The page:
No better proof are mistakes in transcription. Fraser, for instance, published in 2014 an experiment where she used recorded and transcribed evidence from a 2008 murder case in Australia. She found background knowledge of a case can dramatically increase listeners’ acceptance of a police transcript, even when the transcript is manifestly inaccurate. “It’s a phenomenon called priming: once you have heard something, it’s difficult to unhear it,” says Fraser.
Waiting for a paradigm shift
Expectations that experts rely on deeper levels of speech analysis are also increasingly coming to the fore. Indeed, it is no longer enough to find that the suspect’s voice has features very similar to that of a criminal. Instead, any piece of forensic evidence has to be placed into its wider context by taking into account how typical that evidence may be.
This is a paradigm shift sweeping the entire forensics field. Take the following example, says Geoffrey Stewart Morrison, one of the advocates of the new paradigm, who is co-authors of the forthcoming Interpol study: “A size 43 shoe is found at the crime scene and the suspects wears size 43 shoes. In another case, a size 48 is found and the suspect wears size 48.” The key is in how typical one piece of evidence is compared to another. “In the second case the evidence against the suspect is stronger than in the first one, because size 48 is much rarer than size 43,” adds Stewart Morrison, who is an adjunct associate professor of linguistics at the University of Alberta, Canada, and a forensic consultant.
To encompass the notion related to how typical a given piece of evidence may be, experts can rely on available statistical analysis tools, called likelihood ratio, which encapsulate both speech similarity and typicality. As recently as June 2015, the European Network of Forensic Sciences Institutes ENFSI) published a Guideline for Evaluative Reporting in Forensic Science recommending the use of such tool. However, 10 of the 22 respondents of the Interpol’s survey never followed this recommendation.
To establish reliable speech forensics evidence is challenging. The lack of scientific consensus over methods in the field is compounded by a dearth of regulations at all levels.
This affects, in particular, the selection of experts themselves. For example, “there is no law that establishes the requirements for a linguistic expert, unlike a medical expert who must have specific training,” explains Jordi Cicres, a researcher in forensic linguistics at the University of Girona, Spain.
In parallel, the nascent European regulations are not yet fully comprehensive when it comes to establishing standards of the evidence used in court. It is only since 2011 that the European Commission approved the creation of a European Forensic Sciences Area due to be established by 2020 (EFSA2020). “The idea was to extend DNA and fingerprints safeguards to all forensic fields, speech included”, says Paweł Rybicki, former director of the Polish Central Forensic Laboratory of the Police (CLKP), who drafted the Commission’s conclusions. But not much followed, as EFSA2020 remains “under evaluation” according to the Commission.
Regulation would clearly help to stir charlatans away from courts. It could also restrict the judicial application to the most established parts of what remains an immature science. Meanwhile, regulatory pressure could also contribute to drive further scientific validation of the main speech forensics methods in use today. Lessons learned from this investigation show that the real CSI remains a cumbersome enterprise, far from the shiny television representation.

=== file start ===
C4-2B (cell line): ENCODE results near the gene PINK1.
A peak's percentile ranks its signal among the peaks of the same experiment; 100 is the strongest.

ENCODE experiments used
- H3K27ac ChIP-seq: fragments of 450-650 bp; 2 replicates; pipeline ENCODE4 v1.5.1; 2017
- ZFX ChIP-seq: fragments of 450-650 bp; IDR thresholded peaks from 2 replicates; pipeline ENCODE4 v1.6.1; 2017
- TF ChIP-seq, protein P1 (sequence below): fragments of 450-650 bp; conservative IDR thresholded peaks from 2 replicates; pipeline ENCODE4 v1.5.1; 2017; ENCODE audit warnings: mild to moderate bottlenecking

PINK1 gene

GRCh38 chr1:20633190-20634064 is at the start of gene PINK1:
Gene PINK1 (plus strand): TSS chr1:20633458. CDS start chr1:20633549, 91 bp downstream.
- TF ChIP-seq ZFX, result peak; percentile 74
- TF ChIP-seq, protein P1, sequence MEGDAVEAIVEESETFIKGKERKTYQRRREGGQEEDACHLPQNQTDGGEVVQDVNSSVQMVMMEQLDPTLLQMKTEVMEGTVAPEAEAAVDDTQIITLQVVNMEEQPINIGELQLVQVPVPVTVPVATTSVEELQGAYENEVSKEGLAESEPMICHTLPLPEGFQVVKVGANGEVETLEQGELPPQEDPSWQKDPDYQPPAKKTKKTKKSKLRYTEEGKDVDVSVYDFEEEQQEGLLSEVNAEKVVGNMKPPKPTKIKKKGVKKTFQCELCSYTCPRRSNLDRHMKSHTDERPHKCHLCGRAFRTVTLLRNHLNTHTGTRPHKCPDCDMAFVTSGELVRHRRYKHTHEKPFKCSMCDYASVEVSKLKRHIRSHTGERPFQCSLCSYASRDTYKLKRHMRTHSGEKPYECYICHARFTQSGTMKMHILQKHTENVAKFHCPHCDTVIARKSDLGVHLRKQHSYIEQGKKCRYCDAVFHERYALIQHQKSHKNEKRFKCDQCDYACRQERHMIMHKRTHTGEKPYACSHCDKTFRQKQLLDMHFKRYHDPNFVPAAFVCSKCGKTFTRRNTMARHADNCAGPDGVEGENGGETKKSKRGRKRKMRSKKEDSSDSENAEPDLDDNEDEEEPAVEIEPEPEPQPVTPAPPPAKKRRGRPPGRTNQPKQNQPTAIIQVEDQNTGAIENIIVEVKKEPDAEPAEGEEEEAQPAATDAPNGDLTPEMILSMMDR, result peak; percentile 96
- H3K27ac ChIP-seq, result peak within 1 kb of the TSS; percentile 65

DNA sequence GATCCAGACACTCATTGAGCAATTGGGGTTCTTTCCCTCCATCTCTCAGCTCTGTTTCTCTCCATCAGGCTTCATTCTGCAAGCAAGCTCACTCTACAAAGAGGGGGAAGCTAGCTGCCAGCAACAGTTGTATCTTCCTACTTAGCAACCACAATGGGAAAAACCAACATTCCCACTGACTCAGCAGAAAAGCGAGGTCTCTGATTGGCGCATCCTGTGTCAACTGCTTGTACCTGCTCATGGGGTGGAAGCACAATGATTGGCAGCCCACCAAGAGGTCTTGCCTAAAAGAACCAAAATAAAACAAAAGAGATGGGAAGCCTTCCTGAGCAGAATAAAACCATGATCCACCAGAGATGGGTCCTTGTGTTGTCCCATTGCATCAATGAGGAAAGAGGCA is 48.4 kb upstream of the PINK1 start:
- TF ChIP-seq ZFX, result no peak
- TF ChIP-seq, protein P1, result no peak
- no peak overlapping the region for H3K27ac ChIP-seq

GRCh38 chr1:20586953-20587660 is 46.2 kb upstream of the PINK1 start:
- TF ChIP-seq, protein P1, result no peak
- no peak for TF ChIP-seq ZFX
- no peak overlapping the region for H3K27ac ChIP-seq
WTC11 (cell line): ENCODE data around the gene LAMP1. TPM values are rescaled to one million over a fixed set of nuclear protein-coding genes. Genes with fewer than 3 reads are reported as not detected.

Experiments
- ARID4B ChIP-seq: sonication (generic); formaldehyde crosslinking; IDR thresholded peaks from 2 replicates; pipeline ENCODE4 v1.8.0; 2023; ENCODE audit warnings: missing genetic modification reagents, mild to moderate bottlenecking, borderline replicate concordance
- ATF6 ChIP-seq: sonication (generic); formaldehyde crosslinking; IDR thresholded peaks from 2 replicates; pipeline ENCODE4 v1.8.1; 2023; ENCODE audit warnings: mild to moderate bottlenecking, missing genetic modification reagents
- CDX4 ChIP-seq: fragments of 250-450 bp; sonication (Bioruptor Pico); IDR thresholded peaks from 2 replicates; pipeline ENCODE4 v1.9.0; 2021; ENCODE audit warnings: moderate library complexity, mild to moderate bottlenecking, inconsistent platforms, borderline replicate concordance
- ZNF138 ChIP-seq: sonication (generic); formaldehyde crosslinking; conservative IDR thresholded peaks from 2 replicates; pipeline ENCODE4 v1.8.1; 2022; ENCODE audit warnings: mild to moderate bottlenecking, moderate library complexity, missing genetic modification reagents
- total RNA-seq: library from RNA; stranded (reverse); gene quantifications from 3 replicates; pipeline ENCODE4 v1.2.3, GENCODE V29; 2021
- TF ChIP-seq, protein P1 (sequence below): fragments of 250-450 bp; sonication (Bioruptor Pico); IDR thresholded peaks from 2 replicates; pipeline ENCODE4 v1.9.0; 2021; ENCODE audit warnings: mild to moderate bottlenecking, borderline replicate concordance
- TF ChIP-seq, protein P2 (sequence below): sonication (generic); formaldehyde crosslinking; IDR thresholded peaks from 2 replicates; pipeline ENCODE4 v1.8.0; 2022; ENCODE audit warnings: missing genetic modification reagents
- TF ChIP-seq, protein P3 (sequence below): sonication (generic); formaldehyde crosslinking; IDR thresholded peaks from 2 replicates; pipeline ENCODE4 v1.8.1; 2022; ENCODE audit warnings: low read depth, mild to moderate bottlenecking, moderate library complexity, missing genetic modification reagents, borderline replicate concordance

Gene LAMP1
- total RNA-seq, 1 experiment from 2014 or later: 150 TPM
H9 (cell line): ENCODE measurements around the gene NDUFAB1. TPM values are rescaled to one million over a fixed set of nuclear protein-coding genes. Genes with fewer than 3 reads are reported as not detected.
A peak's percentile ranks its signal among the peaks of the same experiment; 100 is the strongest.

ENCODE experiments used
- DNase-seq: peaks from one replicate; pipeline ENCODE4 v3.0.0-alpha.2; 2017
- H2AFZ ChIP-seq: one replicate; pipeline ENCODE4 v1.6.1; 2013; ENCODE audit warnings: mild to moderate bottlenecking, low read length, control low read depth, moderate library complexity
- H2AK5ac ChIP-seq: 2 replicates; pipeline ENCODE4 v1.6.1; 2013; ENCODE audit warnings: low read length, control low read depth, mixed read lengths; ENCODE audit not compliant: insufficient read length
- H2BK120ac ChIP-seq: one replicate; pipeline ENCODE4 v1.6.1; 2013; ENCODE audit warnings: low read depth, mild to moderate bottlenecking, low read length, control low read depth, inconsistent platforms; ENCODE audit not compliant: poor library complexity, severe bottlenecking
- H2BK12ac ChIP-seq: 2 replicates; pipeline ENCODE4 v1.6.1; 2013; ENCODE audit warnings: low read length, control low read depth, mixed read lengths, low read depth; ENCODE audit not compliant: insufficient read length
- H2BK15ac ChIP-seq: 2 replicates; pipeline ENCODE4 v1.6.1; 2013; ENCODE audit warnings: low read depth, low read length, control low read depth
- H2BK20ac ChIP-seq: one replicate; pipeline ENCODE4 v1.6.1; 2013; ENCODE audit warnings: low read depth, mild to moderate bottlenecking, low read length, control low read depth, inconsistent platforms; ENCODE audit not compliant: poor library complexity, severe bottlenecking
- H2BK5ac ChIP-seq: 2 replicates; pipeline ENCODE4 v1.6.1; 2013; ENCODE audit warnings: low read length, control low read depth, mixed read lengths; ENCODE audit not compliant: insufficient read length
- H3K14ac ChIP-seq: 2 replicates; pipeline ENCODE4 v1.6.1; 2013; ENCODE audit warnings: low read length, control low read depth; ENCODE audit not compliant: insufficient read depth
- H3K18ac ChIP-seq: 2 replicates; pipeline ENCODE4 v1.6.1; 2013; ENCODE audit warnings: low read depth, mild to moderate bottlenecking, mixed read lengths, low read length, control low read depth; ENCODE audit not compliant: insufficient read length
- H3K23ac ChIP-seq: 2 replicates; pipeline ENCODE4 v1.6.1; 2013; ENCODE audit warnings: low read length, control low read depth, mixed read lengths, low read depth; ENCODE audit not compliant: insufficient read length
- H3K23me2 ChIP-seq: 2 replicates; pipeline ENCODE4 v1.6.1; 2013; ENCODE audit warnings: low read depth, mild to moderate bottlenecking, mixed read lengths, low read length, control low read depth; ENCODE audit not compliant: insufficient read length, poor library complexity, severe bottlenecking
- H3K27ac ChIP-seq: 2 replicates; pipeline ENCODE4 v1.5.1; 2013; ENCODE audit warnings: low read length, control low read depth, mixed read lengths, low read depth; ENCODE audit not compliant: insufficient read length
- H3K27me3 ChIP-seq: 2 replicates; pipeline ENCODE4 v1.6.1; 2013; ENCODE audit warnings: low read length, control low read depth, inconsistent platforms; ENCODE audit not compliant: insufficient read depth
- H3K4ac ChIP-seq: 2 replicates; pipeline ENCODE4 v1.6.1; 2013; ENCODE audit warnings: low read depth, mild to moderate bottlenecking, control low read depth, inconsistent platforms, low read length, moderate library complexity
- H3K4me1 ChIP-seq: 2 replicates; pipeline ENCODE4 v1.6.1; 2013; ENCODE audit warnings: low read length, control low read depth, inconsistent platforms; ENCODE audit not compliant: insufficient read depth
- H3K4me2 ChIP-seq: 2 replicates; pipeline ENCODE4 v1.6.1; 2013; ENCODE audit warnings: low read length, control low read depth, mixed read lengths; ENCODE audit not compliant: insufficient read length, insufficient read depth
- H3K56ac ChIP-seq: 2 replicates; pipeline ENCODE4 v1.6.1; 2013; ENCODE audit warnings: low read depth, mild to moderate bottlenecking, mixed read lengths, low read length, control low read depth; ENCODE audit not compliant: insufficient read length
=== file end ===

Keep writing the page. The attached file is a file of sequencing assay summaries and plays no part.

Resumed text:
Michele Catanzaro is an Italian science journalist based in Barcelona, Spain.
Astrid Viciano is a German science journalist based in Paris, France.
Philipp Hummel is a German science journalist based in Berlin, Germany.
Elisabetta Tola is an Italian science journalist based in Bologna, Italy.
Scientific divide on voice recognition techniques
The most popular technique in forensic speech science, according to a 2011 survey and the forthcoming Interpol study, is the acoustic-phonetic method. In that approach, especially preferred by linguists, experts hear voice samples, select specific fragments–vowels, for example–and measure acoustic parameters with a dedicated software.
Another increasingly popular approach – the favourite of engineers – is called Automated Speaker Recognition (ASR). It involves computer-based extraction of features from speech signals and calculation of parameters like the cepstral coefficients, which are considered as related to the unique properties of each vocal tract. “What we do [with ASR] is 100% different from what linguists do,” says Antonio Moreno, vice-director of Agnitio, a company producing Batvox, the most popular ASR software according to the Interpol’s survey. He adds: “Our system is much more precise, reproducible under equal conditions and with a measurable precision.”
However, Juana Gil, a researcher in forensic linguistics at the Spanish Superior Council for Scientific Research (CSIC) points out that she has “compared voices that the machine considered compatible [and has] found an awful lot of differences: from accent to a disphony, because the speaker had a cold.” Other experts point out that users should understand how ASR works before employing it as a black box. “These products are like a plane: you can buy it in a day but you will not learn to fly in three weeks,” points out Didier Meuwly, of the Netherlands Forensic Institute. Agnitio offers a 3 years course to use Batvox, but its director Emilio Martínez admits that only about 20% of the users complete it.
Photo credit: Gianluca Battista.
This article was developed with support by Journalismfund.eu